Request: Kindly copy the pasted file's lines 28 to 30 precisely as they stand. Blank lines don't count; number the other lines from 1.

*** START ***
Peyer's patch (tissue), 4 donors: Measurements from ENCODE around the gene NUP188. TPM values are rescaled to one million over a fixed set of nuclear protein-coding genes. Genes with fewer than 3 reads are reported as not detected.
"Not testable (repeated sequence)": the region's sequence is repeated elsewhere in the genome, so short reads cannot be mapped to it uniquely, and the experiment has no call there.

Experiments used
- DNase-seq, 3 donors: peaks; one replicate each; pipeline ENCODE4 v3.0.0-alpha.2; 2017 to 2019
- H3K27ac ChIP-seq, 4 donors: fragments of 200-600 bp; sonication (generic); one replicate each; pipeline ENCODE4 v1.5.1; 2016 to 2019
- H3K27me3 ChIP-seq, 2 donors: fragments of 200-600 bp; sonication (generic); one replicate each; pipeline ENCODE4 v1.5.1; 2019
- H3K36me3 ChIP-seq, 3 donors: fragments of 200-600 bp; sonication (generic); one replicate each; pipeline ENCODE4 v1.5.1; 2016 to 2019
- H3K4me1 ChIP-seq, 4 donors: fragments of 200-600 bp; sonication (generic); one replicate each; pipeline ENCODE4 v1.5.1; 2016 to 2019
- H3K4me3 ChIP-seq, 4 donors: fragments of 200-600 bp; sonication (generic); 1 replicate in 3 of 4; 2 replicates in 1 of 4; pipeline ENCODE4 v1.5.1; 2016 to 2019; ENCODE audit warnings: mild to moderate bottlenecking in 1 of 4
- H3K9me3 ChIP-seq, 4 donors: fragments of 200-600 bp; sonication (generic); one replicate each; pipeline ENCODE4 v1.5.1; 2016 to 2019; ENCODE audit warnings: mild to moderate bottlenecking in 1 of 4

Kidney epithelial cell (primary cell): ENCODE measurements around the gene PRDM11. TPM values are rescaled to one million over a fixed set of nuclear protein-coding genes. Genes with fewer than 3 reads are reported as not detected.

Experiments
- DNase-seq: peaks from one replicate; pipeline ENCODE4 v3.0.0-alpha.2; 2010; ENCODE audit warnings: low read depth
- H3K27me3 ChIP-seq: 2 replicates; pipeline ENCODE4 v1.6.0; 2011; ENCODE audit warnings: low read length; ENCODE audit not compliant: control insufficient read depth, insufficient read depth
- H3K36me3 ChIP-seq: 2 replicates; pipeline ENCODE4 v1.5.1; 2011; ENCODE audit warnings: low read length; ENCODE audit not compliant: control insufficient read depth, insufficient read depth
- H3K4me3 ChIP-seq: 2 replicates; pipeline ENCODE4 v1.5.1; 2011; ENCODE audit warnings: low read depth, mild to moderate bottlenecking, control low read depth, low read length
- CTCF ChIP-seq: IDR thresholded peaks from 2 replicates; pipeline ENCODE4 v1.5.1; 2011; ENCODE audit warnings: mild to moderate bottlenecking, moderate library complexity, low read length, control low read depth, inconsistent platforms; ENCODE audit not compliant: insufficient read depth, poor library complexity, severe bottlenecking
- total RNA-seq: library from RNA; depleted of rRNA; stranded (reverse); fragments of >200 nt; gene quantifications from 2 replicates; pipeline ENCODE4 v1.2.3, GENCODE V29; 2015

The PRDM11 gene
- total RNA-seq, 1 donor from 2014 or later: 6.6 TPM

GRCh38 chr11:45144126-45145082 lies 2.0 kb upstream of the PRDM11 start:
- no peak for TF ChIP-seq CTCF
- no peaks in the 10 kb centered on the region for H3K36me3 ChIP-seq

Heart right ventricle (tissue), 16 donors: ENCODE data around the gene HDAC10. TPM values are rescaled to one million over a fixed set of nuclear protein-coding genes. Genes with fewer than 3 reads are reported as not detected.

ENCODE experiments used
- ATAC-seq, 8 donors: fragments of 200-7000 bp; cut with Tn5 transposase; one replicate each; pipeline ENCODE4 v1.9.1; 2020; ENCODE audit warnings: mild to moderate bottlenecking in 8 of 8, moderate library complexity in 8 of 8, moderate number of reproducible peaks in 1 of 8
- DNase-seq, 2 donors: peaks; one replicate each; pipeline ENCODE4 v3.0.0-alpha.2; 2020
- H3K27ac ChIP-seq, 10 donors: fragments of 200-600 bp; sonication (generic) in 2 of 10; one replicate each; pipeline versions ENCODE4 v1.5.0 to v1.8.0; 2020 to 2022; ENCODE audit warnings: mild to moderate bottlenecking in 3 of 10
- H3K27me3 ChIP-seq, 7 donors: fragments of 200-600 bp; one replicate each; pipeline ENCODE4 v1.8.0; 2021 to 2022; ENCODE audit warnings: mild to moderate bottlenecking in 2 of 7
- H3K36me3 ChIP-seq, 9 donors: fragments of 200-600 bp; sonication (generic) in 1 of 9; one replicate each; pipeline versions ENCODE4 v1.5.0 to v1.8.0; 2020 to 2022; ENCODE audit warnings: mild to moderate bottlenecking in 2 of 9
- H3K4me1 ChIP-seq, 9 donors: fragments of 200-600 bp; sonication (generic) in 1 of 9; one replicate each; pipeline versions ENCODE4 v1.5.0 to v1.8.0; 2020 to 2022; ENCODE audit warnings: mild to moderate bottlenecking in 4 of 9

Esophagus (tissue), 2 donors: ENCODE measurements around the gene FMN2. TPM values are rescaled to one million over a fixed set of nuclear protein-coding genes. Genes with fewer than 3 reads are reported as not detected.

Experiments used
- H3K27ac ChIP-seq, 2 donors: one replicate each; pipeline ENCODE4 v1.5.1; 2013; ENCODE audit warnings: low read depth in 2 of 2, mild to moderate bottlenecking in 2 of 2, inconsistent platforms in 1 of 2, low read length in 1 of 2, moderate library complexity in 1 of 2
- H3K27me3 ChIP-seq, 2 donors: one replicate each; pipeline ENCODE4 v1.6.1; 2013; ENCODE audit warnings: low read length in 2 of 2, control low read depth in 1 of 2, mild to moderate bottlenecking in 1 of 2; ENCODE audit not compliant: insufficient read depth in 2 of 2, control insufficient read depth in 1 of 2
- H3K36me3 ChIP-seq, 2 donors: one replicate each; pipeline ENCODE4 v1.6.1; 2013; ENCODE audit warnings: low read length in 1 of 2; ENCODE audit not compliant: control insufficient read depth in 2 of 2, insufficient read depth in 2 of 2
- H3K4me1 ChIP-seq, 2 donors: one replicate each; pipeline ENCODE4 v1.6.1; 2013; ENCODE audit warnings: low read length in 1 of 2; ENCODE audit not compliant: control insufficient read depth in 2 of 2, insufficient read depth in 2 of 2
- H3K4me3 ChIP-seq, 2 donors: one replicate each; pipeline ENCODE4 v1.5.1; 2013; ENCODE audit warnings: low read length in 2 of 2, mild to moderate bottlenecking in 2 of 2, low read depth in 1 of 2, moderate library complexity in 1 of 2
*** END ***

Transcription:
- H3K27ac ChIP-seq, 10 donors: fragments of 200-600 bp; sonication (generic) in 2 of 10; one replicate each; pipeline versions ENCODE4 v1.5.0 to v1.8.0; 2020 to 2022; ENCODE audit warnings: mild to moderate bottlenecking in 3 of 10
- H3K27me3 ChIP-seq, 7 donors: fragments of 200-600 bp; one replicate each; pipeline ENCODE4 v1.8.0; 2021 to 2022; ENCODE audit warnings: mild to moderate bottlenecking in 2 of 7
- H3K36me3 ChIP-seq, 9 donors: fragments of 200-600 bp; sonication (generic) in 1 of 9; one replicate each; pipeline versions ENCODE4 v1.5.0 to v1.8.0; 2020 to 2022; ENCODE audit warnings: mild to moderate bottlenecking in 2 of 9